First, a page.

Institutional racism is bad if it puts you behind bars but it’s good if it gets you into Parliament

October 13, 2014

The Maori Party is happy to go along with some forms of institutional racism.

"I keep this handy to deal with Winston Peters."

“I keep this handy to deal with Winston Peters.”

Indeed, it encourages them and will excoriate critics who suggest they be got rid of.

It all depends on the nature of the outcome and who are the beneficiaries.

Winston Peters spotted a few of the Maori Party’s favoured forms of racism early this year (and for his troubles was denounced by the Maori Party, the greenies and the lefties).

Mr Peters, speaking at Ratana Pa, says his party would never support “separatist” Maori Party policies such as having separate Maori units in prison, the separate Maori social welfare system Whanau Ora and the Tino Rangatiratanga Flag.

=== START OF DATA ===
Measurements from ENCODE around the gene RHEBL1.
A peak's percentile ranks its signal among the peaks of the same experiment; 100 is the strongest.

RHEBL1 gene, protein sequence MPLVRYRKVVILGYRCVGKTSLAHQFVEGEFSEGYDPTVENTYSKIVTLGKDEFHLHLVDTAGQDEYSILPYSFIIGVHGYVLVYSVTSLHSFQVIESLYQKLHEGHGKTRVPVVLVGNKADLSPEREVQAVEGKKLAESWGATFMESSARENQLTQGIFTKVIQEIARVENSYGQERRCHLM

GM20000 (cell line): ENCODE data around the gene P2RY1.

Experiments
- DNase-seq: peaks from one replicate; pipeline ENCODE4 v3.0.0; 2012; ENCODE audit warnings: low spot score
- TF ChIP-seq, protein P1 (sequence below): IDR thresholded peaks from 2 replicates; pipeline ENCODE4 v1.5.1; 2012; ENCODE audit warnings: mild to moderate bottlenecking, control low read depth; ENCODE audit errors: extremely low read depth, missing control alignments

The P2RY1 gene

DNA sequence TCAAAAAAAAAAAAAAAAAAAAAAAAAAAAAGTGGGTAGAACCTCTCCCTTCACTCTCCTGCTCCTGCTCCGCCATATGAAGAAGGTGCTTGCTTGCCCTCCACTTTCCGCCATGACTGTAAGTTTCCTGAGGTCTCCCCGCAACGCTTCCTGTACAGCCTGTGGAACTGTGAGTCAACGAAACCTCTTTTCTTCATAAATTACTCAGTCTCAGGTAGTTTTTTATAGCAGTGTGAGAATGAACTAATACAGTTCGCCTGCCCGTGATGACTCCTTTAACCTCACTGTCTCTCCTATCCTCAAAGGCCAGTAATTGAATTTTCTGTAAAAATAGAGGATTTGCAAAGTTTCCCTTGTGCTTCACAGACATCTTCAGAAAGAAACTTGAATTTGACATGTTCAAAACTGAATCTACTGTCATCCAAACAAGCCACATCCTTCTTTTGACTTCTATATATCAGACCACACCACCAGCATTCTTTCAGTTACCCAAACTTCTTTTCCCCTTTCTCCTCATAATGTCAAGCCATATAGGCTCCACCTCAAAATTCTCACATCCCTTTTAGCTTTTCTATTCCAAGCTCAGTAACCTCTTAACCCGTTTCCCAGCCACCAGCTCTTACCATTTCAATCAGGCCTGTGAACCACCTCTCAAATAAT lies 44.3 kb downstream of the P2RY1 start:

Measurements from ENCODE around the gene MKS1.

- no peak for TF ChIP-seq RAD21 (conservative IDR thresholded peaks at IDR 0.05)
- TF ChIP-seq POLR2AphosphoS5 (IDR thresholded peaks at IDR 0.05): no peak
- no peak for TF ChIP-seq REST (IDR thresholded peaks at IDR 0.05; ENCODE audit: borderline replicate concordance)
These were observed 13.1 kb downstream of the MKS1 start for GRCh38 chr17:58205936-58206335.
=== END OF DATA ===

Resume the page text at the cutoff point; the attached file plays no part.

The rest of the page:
Mr Peters says he could not work with the Maori Party as long as it keeps “separatist” policies.

“You can’t have a Crown that’s composed of two different groups – the rest and Maori. Either we’re all together or we’re all going to be separate,” he says.

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Maanu, mana and the murky matter of institutional racism polluting the water debate

July 17, 2012

Publicly revealed for the first time…Maori Council plans for an eel farm in the English Channel.

It looks like the hard-working, long-serving member for Eketahuna North needs to brush up on his understanding of “institutional racism”.

The expression was used this morning by that Maanu Paul feller, interviewed (here) on Morning Report.

The Maanu Paul feller, of course, is a Maori Council leader, although he has not found himself in that position without controversy (as you will learn here).

In fact he got himself into hot water for talking about Maori claims to water and as recently as August last year (we are reminded here), the council gave the bugger the old heave-ho.

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